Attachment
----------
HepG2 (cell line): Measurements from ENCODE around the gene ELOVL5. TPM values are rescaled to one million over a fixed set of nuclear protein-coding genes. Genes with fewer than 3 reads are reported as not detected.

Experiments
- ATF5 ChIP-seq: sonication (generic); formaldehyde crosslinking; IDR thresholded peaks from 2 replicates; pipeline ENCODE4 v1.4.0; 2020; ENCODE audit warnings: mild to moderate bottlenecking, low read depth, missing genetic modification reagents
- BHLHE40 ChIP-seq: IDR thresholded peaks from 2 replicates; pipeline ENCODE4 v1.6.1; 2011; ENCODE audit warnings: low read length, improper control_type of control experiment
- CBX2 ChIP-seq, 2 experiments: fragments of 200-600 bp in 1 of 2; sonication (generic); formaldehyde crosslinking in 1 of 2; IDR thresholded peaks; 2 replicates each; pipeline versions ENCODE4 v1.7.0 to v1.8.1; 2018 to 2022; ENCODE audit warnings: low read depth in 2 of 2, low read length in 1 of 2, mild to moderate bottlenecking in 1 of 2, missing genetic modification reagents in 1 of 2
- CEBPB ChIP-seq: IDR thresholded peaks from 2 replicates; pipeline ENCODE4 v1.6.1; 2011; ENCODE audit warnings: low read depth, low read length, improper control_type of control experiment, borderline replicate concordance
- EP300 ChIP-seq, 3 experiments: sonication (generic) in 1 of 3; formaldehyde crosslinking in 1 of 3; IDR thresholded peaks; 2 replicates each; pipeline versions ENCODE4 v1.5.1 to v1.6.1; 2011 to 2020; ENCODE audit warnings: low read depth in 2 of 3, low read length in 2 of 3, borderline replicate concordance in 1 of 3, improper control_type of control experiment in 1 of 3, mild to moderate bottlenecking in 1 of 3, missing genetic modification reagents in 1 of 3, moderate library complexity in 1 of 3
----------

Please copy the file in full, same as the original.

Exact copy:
HepG2 (cell line): Measurements from ENCODE around the gene ELOVL5. TPM values are rescaled to one million over a fixed set of nuclear protein-coding genes. Genes with fewer than 3 reads are reported as not detected.

Experiments
- ATF5 ChIP-seq: sonication (generic); formaldehyde crosslinking; IDR thresholded peaks from 2 replicates; pipeline ENCODE4 v1.4.0; 2020; ENCODE audit warnings: mild to moderate bottlenecking, low read depth, missing genetic modification reagents
- BHLHE40 ChIP-seq: IDR thresholded peaks from 2 replicates; pipeline ENCODE4 v1.6.1; 2011; ENCODE audit warnings: low read length, improper control_type of control experiment
- CBX2 ChIP-seq, 2 experiments: fragments of 200-600 bp in 1 of 2; sonication (generic); formaldehyde crosslinking in 1 of 2; IDR thresholded peaks; 2 replicates each; pipeline versions ENCODE4 v1.7.0 to v1.8.1; 2018 to 2022; ENCODE audit warnings: low read depth in 2 of 2, low read length in 1 of 2, mild to moderate bottlenecking in 1 of 2, missing genetic modification reagents in 1 of 2
- CEBPB ChIP-seq: IDR thresholded peaks from 2 replicates; pipeline ENCODE4 v1.6.1; 2011; ENCODE audit warnings: low read depth, low read length, improper control_type of control experiment, borderline replicate concordance
- EP300 ChIP-seq, 3 experiments: sonication (generic) in 1 of 3; formaldehyde crosslinking in 1 of 3; IDR thresholded peaks; 2 replicates each; pipeline versions ENCODE4 v1.5.1 to v1.6.1; 2011 to 2020; ENCODE audit warnings: low read depth in 2 of 3, low read length in 2 of 3, borderline replicate concordance in 1 of 3, improper control_type of control experiment in 1 of 3, mild to moderate bottlenecking in 1 of 3, missing genetic modification reagents in 1 of 3, moderate library complexity in 1 of 3